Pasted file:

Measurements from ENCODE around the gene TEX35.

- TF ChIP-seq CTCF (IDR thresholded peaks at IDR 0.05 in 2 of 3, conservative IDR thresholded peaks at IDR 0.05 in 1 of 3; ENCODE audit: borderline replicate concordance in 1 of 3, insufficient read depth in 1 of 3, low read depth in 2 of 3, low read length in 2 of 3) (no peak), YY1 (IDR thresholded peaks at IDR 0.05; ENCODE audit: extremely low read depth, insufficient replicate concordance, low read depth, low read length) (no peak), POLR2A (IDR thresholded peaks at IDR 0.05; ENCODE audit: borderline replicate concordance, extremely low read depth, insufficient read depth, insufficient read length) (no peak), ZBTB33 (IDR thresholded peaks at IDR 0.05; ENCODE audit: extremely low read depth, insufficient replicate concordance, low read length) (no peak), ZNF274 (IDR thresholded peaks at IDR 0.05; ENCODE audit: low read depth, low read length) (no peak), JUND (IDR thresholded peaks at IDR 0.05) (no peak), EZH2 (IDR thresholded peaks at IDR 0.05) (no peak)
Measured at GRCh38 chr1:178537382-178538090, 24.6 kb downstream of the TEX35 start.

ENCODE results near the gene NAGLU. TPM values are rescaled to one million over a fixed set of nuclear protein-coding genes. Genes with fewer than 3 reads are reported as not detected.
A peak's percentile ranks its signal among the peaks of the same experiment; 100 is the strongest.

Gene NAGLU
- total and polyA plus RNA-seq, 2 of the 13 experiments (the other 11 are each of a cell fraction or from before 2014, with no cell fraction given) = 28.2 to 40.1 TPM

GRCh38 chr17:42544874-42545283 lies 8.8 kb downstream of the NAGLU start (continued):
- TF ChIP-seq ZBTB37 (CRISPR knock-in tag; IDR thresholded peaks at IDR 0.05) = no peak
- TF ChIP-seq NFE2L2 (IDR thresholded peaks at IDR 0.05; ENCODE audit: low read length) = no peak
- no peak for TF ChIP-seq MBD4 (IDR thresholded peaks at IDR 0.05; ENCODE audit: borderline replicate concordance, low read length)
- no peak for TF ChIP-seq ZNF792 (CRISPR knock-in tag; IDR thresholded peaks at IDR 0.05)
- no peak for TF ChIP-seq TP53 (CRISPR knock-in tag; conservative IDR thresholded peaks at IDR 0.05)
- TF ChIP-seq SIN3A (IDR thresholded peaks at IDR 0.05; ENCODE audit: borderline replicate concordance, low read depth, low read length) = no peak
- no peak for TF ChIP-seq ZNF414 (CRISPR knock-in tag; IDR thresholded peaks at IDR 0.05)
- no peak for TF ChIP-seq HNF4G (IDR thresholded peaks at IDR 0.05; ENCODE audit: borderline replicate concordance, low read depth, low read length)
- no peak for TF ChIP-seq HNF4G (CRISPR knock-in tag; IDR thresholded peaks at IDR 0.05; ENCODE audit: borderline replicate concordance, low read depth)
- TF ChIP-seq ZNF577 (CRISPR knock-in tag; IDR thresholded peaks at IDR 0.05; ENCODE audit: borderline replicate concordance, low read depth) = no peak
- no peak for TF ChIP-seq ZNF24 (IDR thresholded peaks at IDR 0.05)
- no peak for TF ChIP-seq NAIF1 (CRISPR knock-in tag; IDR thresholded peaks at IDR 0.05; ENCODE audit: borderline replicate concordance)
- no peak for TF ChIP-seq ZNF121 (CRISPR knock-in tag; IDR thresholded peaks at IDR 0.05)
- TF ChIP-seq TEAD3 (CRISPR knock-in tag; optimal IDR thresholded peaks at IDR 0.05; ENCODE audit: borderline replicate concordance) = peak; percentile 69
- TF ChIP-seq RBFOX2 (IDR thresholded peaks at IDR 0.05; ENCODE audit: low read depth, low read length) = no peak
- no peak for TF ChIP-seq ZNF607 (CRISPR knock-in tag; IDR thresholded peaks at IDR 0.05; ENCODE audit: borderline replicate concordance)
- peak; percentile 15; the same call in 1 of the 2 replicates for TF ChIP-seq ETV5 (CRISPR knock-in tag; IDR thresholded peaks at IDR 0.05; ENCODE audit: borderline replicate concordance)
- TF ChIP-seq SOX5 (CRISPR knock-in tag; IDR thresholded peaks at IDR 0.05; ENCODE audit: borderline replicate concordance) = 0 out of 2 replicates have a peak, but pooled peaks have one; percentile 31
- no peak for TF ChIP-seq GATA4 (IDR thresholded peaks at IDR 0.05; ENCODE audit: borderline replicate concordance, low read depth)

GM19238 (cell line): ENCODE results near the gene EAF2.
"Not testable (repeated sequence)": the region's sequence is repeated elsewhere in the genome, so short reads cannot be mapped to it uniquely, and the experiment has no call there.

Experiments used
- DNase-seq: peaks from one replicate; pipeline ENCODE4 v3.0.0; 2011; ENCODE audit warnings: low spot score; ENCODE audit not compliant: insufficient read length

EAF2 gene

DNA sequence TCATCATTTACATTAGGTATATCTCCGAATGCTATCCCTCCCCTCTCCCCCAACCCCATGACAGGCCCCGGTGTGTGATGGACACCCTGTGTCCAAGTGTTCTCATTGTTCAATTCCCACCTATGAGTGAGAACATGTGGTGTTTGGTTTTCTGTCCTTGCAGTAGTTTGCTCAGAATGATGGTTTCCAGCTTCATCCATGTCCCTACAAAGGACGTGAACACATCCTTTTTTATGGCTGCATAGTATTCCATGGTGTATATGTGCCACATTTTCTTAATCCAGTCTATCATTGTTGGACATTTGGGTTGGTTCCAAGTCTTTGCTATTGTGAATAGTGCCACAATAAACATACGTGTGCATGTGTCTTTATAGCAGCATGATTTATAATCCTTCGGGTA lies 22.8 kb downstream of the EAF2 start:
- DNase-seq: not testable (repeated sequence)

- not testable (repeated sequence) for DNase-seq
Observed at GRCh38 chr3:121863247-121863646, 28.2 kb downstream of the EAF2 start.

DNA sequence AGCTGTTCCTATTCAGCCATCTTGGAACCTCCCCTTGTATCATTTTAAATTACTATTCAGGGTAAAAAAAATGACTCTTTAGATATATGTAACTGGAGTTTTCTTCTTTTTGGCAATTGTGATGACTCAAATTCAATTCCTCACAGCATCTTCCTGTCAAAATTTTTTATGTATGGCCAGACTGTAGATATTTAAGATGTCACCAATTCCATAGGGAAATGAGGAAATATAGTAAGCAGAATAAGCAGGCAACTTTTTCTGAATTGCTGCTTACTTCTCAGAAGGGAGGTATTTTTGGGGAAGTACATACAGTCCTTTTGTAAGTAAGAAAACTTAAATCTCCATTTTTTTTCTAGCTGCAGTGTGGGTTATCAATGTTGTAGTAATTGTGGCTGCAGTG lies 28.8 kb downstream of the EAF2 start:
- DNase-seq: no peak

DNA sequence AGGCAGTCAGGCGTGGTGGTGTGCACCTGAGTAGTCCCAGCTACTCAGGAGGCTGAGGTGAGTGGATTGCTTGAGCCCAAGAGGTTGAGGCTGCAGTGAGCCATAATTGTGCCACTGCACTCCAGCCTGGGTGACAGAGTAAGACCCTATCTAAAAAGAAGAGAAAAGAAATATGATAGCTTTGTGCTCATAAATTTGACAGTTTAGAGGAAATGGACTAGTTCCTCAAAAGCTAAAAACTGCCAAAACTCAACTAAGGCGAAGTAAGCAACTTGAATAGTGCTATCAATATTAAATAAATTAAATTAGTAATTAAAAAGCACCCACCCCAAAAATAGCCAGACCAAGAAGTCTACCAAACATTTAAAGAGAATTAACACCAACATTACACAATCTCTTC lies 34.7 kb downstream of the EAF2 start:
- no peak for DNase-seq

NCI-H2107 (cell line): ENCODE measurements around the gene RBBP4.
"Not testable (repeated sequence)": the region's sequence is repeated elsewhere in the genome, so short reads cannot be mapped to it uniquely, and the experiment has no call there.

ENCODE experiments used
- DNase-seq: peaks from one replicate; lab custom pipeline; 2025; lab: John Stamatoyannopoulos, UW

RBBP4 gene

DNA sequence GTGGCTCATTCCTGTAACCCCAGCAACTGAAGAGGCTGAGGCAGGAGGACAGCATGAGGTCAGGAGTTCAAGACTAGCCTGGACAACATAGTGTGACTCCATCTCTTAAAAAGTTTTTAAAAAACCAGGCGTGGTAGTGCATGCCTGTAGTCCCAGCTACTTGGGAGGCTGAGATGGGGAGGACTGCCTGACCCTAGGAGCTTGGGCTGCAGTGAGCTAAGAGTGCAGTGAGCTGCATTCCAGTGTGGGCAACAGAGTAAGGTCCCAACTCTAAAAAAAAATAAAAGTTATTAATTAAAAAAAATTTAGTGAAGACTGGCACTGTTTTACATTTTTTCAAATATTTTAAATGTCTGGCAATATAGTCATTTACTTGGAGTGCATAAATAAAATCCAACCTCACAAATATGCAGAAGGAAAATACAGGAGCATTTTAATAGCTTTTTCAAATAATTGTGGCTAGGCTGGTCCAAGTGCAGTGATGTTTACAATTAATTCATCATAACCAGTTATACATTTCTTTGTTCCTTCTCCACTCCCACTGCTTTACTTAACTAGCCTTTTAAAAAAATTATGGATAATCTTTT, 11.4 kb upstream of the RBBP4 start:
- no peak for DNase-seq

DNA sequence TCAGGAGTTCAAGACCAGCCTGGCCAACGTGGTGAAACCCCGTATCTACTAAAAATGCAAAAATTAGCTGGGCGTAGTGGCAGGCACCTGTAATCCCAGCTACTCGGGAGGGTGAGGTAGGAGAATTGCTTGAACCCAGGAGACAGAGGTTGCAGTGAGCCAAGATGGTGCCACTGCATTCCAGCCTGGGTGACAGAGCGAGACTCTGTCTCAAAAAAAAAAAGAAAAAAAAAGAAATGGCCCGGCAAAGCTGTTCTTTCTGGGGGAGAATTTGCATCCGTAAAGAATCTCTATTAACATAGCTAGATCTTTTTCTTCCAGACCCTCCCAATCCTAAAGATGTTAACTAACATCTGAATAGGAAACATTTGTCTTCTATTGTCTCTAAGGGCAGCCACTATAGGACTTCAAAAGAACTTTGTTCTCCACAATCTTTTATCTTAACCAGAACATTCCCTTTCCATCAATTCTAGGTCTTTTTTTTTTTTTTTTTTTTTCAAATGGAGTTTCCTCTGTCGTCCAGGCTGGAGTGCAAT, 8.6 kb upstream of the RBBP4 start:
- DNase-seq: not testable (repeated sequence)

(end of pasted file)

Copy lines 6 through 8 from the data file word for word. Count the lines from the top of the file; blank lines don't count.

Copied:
Gene NAGLU
- total and polyA plus RNA-seq, 2 of the 13 experiments (the other 11 are each of a cell fraction or from before 2014, with no cell fraction given) = 28.2 to 40.1 TPM

GRCh38 chr17:42544874-42545283 lies 8.8 kb downstream of the NAGLU start (continued):